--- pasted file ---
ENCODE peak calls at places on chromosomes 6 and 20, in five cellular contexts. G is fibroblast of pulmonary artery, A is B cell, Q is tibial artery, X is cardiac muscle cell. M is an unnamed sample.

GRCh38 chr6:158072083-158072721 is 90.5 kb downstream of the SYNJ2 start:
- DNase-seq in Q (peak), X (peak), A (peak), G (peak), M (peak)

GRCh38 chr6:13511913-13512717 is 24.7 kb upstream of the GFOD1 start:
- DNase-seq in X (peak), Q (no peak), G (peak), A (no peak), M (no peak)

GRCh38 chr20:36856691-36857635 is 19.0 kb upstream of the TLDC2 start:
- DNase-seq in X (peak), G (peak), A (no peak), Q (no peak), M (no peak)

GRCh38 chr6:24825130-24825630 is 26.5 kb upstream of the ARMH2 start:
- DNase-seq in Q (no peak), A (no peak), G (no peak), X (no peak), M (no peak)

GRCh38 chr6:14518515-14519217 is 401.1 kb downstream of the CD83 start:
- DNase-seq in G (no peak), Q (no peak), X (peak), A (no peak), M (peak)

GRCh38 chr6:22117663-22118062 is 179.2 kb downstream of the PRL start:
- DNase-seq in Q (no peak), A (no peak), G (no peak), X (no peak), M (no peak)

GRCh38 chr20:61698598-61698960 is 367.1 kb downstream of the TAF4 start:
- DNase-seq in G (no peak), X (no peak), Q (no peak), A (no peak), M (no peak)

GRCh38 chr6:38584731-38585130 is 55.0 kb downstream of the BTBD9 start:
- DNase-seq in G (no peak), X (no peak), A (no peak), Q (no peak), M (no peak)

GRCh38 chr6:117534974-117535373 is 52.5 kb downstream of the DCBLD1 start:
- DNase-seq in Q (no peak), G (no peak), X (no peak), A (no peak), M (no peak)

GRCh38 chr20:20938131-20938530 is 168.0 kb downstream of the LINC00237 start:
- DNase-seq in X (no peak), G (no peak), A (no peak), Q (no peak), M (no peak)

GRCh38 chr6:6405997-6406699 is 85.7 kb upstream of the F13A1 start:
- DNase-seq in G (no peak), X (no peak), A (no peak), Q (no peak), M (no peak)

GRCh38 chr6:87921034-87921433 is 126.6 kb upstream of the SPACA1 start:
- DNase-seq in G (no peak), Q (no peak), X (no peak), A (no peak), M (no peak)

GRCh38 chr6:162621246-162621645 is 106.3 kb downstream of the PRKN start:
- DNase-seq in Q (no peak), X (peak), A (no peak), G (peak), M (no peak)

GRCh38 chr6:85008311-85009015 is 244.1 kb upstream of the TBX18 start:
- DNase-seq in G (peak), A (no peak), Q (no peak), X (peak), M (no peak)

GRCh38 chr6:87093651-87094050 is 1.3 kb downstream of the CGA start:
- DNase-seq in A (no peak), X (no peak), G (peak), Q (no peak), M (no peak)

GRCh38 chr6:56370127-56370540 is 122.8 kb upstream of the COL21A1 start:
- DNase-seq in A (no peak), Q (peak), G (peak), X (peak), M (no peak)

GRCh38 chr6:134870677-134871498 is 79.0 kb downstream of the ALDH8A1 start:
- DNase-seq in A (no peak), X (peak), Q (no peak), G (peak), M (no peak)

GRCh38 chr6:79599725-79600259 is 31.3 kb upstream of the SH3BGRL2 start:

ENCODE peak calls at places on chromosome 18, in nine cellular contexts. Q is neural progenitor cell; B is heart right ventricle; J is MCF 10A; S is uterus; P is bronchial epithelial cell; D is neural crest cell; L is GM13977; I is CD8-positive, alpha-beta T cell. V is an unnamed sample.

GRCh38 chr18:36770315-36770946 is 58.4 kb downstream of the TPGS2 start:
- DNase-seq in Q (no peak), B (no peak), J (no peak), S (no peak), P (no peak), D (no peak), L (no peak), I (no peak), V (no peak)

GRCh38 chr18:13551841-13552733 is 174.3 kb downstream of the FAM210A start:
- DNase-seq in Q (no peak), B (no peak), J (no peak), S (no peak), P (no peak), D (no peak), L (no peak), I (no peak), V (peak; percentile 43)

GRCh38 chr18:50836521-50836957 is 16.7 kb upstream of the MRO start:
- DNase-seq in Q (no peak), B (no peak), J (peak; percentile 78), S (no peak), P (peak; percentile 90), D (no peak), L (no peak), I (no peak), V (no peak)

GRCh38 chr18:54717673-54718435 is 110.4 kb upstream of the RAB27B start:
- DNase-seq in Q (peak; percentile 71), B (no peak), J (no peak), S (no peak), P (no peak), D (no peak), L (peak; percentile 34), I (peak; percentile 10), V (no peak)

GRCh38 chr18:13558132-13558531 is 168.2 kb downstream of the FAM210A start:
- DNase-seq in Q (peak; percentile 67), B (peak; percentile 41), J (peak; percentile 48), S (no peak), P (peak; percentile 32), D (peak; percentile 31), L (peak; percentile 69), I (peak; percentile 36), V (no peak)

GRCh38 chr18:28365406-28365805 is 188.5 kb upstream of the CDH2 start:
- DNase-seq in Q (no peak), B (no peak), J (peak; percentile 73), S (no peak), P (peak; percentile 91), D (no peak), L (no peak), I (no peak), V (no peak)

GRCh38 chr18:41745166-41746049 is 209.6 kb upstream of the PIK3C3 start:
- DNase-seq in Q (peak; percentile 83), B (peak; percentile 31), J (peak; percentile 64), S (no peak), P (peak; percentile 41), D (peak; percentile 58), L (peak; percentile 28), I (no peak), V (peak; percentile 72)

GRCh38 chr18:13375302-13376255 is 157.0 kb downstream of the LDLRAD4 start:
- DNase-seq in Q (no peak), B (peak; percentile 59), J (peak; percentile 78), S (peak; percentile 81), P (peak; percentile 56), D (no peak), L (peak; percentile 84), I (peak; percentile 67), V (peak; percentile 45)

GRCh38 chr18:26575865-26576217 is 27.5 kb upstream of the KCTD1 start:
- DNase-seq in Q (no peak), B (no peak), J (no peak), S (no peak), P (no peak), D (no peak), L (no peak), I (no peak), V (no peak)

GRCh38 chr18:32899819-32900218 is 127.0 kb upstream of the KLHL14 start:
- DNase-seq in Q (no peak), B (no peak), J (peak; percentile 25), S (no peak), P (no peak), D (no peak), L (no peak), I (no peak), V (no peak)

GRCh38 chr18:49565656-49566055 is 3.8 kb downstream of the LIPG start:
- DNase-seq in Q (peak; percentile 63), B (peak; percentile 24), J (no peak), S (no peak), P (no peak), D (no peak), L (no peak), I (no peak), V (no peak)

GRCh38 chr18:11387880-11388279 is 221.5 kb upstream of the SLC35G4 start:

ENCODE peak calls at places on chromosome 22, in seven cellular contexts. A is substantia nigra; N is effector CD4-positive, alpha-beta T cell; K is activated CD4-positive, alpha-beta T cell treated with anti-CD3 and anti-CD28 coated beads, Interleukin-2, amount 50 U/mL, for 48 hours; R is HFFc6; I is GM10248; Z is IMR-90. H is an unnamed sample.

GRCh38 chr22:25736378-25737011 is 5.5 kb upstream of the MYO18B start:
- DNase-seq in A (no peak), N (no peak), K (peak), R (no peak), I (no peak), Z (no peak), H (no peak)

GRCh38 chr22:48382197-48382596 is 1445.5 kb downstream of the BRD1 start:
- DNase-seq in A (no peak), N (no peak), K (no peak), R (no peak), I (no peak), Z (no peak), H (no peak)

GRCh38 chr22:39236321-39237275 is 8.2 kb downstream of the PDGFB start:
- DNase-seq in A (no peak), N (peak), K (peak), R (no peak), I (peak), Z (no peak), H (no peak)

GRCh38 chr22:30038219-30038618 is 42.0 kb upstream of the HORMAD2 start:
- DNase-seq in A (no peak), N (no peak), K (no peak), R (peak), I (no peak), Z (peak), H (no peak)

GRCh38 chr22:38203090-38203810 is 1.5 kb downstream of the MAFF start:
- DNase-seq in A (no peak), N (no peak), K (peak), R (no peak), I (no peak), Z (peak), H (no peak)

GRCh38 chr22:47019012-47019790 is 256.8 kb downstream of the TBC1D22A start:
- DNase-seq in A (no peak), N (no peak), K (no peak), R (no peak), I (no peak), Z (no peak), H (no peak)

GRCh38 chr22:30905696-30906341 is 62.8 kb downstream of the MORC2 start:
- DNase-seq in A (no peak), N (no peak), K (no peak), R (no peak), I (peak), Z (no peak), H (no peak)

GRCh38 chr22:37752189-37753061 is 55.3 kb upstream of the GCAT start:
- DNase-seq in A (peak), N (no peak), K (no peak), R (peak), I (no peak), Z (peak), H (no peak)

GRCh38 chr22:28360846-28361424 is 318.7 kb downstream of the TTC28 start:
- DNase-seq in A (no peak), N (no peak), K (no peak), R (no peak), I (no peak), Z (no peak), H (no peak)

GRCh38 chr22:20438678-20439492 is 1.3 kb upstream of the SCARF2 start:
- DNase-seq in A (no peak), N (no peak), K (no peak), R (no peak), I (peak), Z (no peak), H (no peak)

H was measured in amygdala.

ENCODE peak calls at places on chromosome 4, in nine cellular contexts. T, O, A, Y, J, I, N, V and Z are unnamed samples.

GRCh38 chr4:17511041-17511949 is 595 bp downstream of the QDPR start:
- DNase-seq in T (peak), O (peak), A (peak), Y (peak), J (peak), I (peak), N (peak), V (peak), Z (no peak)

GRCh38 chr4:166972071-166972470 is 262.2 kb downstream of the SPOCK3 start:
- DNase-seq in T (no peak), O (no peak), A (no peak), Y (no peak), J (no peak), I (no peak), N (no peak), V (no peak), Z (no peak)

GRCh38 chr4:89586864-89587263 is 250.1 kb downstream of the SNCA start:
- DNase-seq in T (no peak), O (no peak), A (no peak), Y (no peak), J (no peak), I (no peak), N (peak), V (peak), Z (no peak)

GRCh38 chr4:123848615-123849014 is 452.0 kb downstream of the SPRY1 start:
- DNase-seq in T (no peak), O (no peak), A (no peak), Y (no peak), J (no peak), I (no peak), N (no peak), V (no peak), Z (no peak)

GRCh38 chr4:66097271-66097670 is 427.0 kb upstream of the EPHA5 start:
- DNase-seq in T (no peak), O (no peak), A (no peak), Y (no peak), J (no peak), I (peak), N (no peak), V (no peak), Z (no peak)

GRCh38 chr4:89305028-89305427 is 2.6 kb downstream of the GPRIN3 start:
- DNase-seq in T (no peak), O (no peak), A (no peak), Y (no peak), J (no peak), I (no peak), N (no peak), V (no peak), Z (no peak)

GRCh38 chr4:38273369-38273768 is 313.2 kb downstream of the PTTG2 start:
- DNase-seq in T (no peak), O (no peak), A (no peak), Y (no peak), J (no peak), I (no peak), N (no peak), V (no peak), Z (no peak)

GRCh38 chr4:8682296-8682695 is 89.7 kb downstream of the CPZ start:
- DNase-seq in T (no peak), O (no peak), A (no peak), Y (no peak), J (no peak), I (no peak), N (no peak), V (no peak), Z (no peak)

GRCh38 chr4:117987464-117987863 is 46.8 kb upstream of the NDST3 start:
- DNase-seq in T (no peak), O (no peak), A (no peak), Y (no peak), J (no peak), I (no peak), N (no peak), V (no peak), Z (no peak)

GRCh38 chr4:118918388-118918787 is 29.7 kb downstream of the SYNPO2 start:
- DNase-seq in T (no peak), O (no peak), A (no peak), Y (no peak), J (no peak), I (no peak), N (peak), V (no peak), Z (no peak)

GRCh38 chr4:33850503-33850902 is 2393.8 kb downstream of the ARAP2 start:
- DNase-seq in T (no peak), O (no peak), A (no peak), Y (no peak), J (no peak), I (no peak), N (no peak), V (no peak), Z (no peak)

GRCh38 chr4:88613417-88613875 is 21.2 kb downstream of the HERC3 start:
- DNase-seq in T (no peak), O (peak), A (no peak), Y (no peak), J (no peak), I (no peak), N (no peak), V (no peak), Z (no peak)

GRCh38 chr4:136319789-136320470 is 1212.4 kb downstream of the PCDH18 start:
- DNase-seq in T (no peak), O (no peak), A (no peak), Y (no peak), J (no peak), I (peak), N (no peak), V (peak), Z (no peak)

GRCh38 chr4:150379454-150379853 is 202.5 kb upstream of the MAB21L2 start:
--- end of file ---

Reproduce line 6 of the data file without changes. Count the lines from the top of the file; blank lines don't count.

GRCh38 chr20:36856691-36857635 is 19.0 kb upstream of the TLDC2 start: